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The challenges faced by for-profit education during these difficult times

August 01,2011 by: admin

It is tough being a CEO in a for-profit organization. Now if you are in this position the Education Secretary Arne Duncan would probably take you to task for not being able to graduate adequate number of students or for failing to prepare the ones who graduate to get ‘gainful employment’ in their chosen field. With the new push from the Obama administration to increase the PELL grants while removing subsidies on the Stafford Loan Limits, Congress is putting you through detention for violation of the government’s 90/10 rule, where schools are required to prove that they get around 10% of their income from other sources apart from the Title IV fed financial aid. And as if this weren’t enough, the short-sellers from Wall Street are giving this sector D’s and F’s because it has failed to meet the profit projections. This is more than sufficient to send the online education CEO back to the school.

However, with Dr. Wallace E. Boston, President and CEO of the American Public University System it is very different as he sees things from a different perspective. While his competitors are constantly complaining about the ‘unfair grading system’ he is in fact, seeking out the AP courses. Unlike the rest of the much publicized institutions such as the Apollo Group Inc. or APOL which is the parent company of University of Phoenix, APEI has managed to stay focused through its American Military University or AMU subsidiary, on a lucrative niche well within the for-profit online education segment.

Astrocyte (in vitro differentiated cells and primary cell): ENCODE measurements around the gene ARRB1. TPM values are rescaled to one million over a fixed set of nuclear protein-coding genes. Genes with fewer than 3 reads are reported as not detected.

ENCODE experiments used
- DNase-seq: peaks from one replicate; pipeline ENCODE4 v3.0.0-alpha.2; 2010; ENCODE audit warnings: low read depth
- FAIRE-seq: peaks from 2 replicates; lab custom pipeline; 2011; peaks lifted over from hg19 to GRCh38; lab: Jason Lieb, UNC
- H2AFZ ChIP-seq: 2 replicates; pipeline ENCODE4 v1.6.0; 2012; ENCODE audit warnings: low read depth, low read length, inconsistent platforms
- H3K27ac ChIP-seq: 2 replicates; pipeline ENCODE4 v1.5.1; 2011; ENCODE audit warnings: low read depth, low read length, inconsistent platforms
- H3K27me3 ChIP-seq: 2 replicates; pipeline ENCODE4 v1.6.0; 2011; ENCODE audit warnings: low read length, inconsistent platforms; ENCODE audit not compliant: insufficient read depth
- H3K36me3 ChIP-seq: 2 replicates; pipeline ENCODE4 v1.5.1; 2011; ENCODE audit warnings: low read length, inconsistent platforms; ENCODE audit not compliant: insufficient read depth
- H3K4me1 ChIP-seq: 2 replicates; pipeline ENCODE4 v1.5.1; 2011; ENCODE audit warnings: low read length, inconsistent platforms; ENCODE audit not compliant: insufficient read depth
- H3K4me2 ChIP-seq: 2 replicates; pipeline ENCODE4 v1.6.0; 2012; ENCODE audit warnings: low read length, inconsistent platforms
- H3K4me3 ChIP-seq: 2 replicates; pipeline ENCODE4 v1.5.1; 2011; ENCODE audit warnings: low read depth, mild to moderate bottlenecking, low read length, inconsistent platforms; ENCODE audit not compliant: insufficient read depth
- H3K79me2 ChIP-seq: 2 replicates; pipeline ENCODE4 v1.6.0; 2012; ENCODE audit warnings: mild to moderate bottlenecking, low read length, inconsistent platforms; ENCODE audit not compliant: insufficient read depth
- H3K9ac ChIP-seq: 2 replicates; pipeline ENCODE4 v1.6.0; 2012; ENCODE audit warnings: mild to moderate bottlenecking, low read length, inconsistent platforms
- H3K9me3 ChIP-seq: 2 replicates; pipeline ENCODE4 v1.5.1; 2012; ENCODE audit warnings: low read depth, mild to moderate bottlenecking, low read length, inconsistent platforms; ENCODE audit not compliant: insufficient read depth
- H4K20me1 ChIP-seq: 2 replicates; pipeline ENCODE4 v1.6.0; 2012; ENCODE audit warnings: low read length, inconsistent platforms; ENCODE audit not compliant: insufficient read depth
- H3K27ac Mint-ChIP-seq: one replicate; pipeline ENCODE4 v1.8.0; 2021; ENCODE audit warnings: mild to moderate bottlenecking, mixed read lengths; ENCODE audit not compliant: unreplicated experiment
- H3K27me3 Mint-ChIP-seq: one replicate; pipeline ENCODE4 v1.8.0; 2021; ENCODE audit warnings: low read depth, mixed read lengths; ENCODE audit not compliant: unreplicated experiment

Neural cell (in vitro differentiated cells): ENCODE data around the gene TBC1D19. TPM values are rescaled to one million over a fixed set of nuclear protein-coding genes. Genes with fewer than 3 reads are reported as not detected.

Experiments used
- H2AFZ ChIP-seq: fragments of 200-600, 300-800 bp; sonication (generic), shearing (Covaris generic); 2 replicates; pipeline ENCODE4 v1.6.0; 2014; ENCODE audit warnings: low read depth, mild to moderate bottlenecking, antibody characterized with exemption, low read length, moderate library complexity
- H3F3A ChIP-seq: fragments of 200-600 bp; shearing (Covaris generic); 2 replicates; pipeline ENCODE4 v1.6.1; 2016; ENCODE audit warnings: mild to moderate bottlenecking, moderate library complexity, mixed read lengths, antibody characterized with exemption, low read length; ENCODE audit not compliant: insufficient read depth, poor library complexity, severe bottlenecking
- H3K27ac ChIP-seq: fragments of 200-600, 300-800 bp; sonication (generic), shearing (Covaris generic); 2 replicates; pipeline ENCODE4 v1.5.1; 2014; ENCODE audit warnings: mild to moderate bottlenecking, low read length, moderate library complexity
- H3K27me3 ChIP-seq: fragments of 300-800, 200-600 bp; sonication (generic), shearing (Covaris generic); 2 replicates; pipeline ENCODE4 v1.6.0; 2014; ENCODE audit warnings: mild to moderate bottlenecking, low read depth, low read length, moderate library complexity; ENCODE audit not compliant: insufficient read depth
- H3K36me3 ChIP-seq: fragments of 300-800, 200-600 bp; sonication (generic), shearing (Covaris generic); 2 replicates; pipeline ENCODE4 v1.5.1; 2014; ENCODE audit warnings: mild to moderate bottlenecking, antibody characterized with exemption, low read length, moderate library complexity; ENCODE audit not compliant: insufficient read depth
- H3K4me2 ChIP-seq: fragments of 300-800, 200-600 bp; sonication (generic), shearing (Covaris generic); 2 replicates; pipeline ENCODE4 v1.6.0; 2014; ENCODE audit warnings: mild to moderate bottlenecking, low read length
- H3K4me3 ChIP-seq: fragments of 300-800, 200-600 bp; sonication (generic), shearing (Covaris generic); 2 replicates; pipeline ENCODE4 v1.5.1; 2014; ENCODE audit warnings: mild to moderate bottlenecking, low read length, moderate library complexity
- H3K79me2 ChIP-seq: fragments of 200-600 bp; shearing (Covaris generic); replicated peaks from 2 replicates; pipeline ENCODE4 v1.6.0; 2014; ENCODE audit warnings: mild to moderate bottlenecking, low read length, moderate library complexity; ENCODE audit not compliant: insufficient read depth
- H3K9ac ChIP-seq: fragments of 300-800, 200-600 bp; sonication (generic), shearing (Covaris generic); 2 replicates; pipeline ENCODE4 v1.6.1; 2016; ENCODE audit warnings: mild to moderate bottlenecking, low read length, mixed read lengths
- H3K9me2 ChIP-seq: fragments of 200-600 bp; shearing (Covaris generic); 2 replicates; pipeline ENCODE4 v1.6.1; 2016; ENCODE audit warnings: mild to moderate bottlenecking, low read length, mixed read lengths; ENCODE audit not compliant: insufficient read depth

James P. Etter, a former Marine Corps instructor, had founded AMU during 1991. This was done to facilitate the financially strapped, highly mobile, and irregularly employed soldiers who lacked the necessary educational qualification to rise in ranks and to make a career in the services. In 2001, AMU had expanded and moved into the American Public University System. There it managed to establish the American Public University (APU) which was APEI’s civilian arm. This was done to meet the demand for a post military career preparation. Despite its expanded course offerings to the public service community, APEI has continued to prosper because it has not focused primarily on the bigger online areas like InfoTech, healthcare, and business. But it has rather focused only on niche degrees in the niche sectors such as fire science, emergency management, space studies, law enforcement, and the armed forces of course. This has been made abundantly clear by Boston on many occasions.


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